Building record MDR3656 - Beeley Hilltop House and barns, Chatsworth Road, Beeley

Type and Period (1)

  • (Post Medieval - 1540 AD to 1900 AD)

Protected Status/Designation

  • Listed Building (II*)

Full Description

Probably early 17th century and an important building. T-shaped on plan. Stone, largely ashlar, with stone slated roofs, coped gables and stone stacks. Moulded string courses. Two storeys and attic. One doorway square framed and moulded and the other round headed with keyblock. Sashes and stone mullioned windows. Original wood staircase. Several rooms are panelled and have good overmantels. Moulded plaster Royal Arms of James I over one fireplace. Barn north east of Beeley Hilltop House 17th century. Stone with stone slated roof and coped gables. Two storey. Stone mullioned windows. Barn north east of Beeley Hilltop House, adjoining road. (1) Early 17th cenutry, altered 19th cenutry and 20th century. Coursed squared gritstone with ashlar dressings and quoins. Stone slate roof with coped gables. Ashlar ridge and gable stacks and a lateral stack. Three storeys. H-plan, truncated. West elevation has gabled projecting wings and recessed centre part. The left hand wing has a 5-light recessed and chamfered mullion window, a two-light (formerly four-light with a transom) above and a 3-light in the gable. All with horizontal hoodmoulds. The right hand gable has a four-light recessed and chamfered mullioned and transomed window with a major mullion, and hoodmould. 19th century glazing bar sash to first floor beneath the broader 17th century hoodmould. Three-light recessed and chamfered mullioned window in the gable, also with hoodmould. Irregular fenestration to the recessed centre part. L-shaped rear elevation has on its south face three moulded bands, the top one continued across the gabled east face. The east face has two four-light recessed and chamfered mullion windows and a similar three-light in the gable. To the right a round-arched doorway with key and impost blocks, a blind single light above and a three-light window above again. The south face has a central doorway with moulded surround with to the left, a three-light square section flush mullion window and to the right a four-light recessed and chamfered mullion window. Two similar four-light windows above. The other elevations have similar two, three or four-light windows. Wall attached to south east, and ashlar gate piers with moulded capitals and ball finials. Dining room with chamfered segmental arched chimneypiece with moulded inner fireplace. Drawing room has 17th century panelling and a moulded stone chimneypiece. Splat baluster staircase mostly renewed. Bedroom in north west angle has 17th century panelling with fluted pilasters and frieze. Moulded stone chimney piece. Small door from the bathroom to the bedroom with trompe l'oeil painting to resemble deeply moulded panelling. Bedroom in north west angle has a carved Jacobean overmantel flanked by fluted pilasters. 17th century panelling and moulded cornice. Bedroom in south easy angle has 17th century panelling and moulded plaster frieze and ceiling with strapwork patterns. Moulded stone chimneypiece with carved arms of James I in the ovemantle and moulded cornice. The bedroom in the south west angle continues the plaster ceiling and has a moulded stone chimneypiece and panelled overmantle with moulded brackets and cornice. (2) (SK 2694 6841) Beeley Hilltop [NAT]. (3) The house stands to the south of the lane, partly obscured from it by farm buildings and by the back of the north-east wing of the house itself. The sides of the courtyard and the lawn are enclosed within a gritstone wall, pierced on the east side with what must have been the main entrance gate, the gate itself made of iron and flanked by stone gateposts. What can be seen today (1968) is only half a house, but at one time the house must have been symmetrical with another gabled wing on the south side of the east front, and possibly another long arm stretching out to match what is now the long stroke of the present L. Tradition has it that the south wing was knocked down by Cromwell's soldiers, but this is probably true only in a symbolic sense. During the reign of Henry III, the house on the site was called 'The Greaves' and was occupied by a family of the same name. Traces of what were thought to be 12th century masonry turned up in the house during recent alterations. Portions of the farm buildings may date back to the 13th century. Somewhen between 1539 and 1621 the house was rebuilt and enlarged under John Greaves, the exact date is unknown. The house was bought in 1747 by William, third Duke of Devonshire and the house was reverted back to a farmhouse, with the south wing being demolished. (4)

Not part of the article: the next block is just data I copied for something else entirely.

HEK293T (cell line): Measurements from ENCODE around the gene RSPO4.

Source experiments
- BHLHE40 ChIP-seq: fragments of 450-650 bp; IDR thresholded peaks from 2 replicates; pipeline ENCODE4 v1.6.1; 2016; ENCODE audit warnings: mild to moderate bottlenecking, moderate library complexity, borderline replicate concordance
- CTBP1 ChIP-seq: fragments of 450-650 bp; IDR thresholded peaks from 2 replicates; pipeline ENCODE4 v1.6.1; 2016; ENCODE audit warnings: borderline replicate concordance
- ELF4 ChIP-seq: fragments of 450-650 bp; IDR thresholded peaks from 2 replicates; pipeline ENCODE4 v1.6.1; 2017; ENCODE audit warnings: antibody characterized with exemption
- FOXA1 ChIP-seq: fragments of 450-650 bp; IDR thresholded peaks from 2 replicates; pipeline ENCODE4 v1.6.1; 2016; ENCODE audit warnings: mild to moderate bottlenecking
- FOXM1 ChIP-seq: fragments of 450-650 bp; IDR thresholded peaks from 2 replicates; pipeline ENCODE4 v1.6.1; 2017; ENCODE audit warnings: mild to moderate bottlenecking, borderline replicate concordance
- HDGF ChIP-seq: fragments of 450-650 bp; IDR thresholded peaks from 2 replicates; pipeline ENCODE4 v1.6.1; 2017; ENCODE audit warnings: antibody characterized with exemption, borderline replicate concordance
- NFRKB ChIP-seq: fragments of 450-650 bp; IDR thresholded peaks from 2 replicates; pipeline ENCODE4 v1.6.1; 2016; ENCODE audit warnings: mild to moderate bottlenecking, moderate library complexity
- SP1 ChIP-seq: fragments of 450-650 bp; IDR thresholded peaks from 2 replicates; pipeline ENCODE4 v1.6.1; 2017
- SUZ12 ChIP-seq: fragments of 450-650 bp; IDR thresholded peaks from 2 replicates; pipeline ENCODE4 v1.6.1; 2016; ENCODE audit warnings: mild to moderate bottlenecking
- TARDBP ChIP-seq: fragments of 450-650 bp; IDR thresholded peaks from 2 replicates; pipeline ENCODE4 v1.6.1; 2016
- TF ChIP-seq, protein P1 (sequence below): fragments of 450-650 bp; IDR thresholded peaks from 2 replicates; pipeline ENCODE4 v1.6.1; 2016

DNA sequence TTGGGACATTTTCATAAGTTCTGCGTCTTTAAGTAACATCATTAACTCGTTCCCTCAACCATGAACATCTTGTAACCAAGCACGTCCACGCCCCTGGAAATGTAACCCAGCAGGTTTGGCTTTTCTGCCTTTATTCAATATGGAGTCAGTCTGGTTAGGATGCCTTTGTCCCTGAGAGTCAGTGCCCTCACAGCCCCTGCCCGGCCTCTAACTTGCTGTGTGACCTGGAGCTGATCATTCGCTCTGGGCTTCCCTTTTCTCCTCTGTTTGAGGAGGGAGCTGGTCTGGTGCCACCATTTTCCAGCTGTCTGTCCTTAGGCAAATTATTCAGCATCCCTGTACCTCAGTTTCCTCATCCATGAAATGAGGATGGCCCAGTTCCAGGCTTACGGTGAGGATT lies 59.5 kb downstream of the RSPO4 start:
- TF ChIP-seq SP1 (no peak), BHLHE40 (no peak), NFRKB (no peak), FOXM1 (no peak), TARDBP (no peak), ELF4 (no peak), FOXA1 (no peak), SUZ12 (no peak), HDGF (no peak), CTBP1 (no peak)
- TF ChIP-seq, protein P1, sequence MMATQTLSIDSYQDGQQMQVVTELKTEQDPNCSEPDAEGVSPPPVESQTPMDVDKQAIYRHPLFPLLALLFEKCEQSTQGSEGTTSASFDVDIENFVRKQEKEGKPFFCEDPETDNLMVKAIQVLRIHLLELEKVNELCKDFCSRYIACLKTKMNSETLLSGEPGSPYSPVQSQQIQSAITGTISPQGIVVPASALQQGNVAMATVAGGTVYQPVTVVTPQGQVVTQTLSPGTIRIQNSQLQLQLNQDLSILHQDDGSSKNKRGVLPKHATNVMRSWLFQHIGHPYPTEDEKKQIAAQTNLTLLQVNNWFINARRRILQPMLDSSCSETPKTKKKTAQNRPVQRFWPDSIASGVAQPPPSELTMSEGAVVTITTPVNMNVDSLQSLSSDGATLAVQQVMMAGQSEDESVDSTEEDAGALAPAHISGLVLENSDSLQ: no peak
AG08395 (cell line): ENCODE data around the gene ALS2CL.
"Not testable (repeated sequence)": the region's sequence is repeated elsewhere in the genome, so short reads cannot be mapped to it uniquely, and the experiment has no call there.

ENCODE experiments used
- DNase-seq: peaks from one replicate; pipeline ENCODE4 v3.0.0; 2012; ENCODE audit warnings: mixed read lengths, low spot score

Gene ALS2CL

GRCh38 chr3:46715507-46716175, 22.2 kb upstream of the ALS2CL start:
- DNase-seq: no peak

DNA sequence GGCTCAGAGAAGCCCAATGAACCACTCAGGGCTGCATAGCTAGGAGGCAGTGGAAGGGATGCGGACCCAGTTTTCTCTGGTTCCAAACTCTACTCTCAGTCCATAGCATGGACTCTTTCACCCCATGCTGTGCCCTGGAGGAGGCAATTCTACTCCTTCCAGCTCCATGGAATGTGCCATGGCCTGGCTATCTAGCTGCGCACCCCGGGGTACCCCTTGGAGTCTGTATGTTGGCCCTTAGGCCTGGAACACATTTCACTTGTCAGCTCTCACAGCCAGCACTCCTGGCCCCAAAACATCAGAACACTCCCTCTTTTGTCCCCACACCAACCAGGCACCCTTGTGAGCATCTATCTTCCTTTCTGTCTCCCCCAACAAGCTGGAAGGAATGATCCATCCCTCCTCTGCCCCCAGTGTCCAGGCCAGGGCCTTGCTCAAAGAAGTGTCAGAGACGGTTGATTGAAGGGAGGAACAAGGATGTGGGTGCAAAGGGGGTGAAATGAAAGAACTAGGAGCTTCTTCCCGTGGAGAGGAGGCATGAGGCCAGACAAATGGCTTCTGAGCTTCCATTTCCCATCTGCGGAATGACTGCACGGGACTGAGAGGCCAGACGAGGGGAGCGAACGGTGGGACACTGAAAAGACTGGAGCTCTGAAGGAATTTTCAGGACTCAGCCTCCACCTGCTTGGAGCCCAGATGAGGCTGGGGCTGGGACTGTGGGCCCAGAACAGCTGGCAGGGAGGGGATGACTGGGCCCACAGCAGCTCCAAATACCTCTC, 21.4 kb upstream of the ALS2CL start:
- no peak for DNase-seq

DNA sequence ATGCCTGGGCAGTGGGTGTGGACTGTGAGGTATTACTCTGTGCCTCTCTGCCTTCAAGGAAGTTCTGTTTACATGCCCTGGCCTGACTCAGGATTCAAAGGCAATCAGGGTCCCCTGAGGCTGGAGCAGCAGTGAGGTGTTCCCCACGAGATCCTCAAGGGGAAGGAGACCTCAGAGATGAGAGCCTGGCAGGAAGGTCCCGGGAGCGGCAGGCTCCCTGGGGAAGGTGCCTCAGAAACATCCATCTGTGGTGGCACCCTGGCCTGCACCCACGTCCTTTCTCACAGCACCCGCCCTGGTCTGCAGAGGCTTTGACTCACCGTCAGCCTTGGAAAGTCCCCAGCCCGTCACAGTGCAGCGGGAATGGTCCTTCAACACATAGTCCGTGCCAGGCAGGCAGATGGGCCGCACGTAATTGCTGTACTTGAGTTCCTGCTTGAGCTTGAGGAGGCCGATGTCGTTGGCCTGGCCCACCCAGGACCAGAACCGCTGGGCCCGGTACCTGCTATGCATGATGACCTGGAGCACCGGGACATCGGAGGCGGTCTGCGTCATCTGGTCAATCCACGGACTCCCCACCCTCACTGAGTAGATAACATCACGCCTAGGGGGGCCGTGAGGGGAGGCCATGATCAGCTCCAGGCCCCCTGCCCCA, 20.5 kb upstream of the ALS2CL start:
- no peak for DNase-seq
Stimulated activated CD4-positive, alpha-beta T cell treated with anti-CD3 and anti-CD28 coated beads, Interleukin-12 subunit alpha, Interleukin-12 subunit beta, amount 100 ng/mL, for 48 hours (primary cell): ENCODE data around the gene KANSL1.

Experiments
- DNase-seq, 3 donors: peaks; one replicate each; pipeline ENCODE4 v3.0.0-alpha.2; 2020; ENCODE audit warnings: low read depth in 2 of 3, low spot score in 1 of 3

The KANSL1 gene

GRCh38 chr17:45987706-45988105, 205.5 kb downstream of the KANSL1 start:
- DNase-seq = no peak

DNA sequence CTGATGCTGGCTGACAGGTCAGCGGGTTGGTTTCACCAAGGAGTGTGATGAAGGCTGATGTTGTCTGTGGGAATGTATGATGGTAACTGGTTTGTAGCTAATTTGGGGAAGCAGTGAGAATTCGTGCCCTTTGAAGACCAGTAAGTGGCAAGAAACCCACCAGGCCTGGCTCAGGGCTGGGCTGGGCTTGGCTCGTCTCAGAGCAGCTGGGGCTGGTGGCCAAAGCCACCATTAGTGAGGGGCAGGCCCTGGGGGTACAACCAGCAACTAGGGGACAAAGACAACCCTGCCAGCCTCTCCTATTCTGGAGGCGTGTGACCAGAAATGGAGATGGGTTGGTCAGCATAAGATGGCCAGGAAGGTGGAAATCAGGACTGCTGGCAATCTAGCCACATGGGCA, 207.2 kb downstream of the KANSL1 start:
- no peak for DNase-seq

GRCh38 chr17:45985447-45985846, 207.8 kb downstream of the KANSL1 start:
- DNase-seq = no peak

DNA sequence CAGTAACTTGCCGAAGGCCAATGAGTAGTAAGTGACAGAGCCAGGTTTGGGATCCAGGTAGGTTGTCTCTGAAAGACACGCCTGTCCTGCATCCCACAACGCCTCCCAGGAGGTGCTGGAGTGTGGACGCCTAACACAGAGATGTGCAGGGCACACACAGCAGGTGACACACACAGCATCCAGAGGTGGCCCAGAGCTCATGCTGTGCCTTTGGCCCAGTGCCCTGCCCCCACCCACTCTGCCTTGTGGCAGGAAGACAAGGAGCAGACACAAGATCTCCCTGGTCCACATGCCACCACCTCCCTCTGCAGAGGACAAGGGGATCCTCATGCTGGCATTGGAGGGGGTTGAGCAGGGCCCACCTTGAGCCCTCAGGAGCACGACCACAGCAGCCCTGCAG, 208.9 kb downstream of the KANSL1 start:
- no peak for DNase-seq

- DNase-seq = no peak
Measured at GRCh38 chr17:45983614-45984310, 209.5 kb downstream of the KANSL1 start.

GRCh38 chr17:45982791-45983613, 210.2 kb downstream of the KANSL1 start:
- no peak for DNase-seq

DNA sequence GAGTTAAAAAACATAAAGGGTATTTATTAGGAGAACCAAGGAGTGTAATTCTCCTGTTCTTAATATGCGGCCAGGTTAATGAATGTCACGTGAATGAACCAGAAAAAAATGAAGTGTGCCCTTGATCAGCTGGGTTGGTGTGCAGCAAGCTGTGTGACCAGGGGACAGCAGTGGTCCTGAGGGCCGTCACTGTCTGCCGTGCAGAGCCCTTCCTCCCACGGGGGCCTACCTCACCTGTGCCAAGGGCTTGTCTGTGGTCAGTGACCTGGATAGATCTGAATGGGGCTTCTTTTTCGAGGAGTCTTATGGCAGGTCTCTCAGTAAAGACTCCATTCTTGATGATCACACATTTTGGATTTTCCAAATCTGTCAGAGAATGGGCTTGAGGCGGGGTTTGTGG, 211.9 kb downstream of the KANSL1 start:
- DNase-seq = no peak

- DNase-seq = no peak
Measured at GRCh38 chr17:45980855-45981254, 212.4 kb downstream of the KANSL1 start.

Sources/Archives (4)

  • <1> Bibliographic reference: Ministry of Housing and Local Government (MHLG). 1963. Ministry of Housing and Local Government provisional list, Bakewell, Derby.
  • <2> Listed Building File: Historic England. 2011. The National Heritage List for England.
  • <3> Map: Ordnance Survey (OS). 1970. 1:2500.
  • <4> Article in serial: Christian, R. 1968. 'Derbyshire Homes, Beeley Hill Top', Derbyshire Life and Countryside. April.



Grid reference Centred SK 2694 6841 (22m by 39m) (Centre)

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Record last edited

Sep 1 2016 10:18AM

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